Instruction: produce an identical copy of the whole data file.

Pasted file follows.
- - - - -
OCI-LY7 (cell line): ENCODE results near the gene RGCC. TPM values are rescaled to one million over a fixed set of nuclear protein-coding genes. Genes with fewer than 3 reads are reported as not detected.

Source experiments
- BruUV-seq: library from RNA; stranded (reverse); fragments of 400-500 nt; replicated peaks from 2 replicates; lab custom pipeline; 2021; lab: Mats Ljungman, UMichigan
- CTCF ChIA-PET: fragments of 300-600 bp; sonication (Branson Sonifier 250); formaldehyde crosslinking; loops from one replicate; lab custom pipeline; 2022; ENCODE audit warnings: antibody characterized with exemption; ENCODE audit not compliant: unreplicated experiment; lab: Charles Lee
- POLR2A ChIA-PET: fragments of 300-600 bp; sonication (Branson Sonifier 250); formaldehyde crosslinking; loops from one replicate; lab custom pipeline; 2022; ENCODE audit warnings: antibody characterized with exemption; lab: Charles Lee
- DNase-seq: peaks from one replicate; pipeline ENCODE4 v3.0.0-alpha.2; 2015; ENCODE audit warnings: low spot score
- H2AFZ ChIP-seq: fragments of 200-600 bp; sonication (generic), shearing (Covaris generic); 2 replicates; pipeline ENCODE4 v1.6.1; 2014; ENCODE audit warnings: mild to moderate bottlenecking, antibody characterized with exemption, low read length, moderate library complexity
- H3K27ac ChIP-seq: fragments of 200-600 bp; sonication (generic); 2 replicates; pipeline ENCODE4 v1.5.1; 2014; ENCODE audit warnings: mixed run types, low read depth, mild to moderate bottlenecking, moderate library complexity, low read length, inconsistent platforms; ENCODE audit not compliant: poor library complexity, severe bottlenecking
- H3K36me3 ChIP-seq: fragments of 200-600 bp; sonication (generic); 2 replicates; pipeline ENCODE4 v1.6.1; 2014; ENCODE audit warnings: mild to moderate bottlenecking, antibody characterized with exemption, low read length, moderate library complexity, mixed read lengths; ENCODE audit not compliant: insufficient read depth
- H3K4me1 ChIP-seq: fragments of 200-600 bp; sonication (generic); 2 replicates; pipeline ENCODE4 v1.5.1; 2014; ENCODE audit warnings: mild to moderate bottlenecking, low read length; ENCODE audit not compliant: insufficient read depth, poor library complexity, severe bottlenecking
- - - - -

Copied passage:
OCI-LY7 (cell line): ENCODE results near the gene RGCC. TPM values are rescaled to one million over a fixed set of nuclear protein-coding genes. Genes with fewer than 3 reads are reported as not detected.

Source experiments
- BruUV-seq: library from RNA; stranded (reverse); fragments of 400-500 nt; replicated peaks from 2 replicates; lab custom pipeline; 2021; lab: Mats Ljungman, UMichigan
- CTCF ChIA-PET: fragments of 300-600 bp; sonication (Branson Sonifier 250); formaldehyde crosslinking; loops from one replicate; lab custom pipeline; 2022; ENCODE audit warnings: antibody characterized with exemption; ENCODE audit not compliant: unreplicated experiment; lab: Charles Lee
- POLR2A ChIA-PET: fragments of 300-600 bp; sonication (Branson Sonifier 250); formaldehyde crosslinking; loops from one replicate; lab custom pipeline; 2022; ENCODE audit warnings: antibody characterized with exemption; lab: Charles Lee
- DNase-seq: peaks from one replicate; pipeline ENCODE4 v3.0.0-alpha.2; 2015; ENCODE audit warnings: low spot score
- H2AFZ ChIP-seq: fragments of 200-600 bp; sonication (generic), shearing (Covaris generic); 2 replicates; pipeline ENCODE4 v1.6.1; 2014; ENCODE audit warnings: mild to moderate bottlenecking, antibody characterized with exemption, low read length, moderate library complexity
- H3K27ac ChIP-seq: fragments of 200-600 bp; sonication (generic); 2 replicates; pipeline ENCODE4 v1.5.1; 2014; ENCODE audit warnings: mixed run types, low read depth, mild to moderate bottlenecking, moderate library complexity, low read length, inconsistent platforms; ENCODE audit not compliant: poor library complexity, severe bottlenecking
- H3K36me3 ChIP-seq: fragments of 200-600 bp; sonication (generic); 2 replicates; pipeline ENCODE4 v1.6.1; 2014; ENCODE audit warnings: mild to moderate bottlenecking, antibody characterized with exemption, low read length, moderate library complexity, mixed read lengths; ENCODE audit not compliant: insufficient read depth
- H3K4me1 ChIP-seq: fragments of 200-600 bp; sonication (generic); 2 replicates; pipeline ENCODE4 v1.5.1; 2014; ENCODE audit warnings: mild to moderate bottlenecking, low read length; ENCODE audit not compliant: insufficient read depth, poor library complexity, severe bottlenecking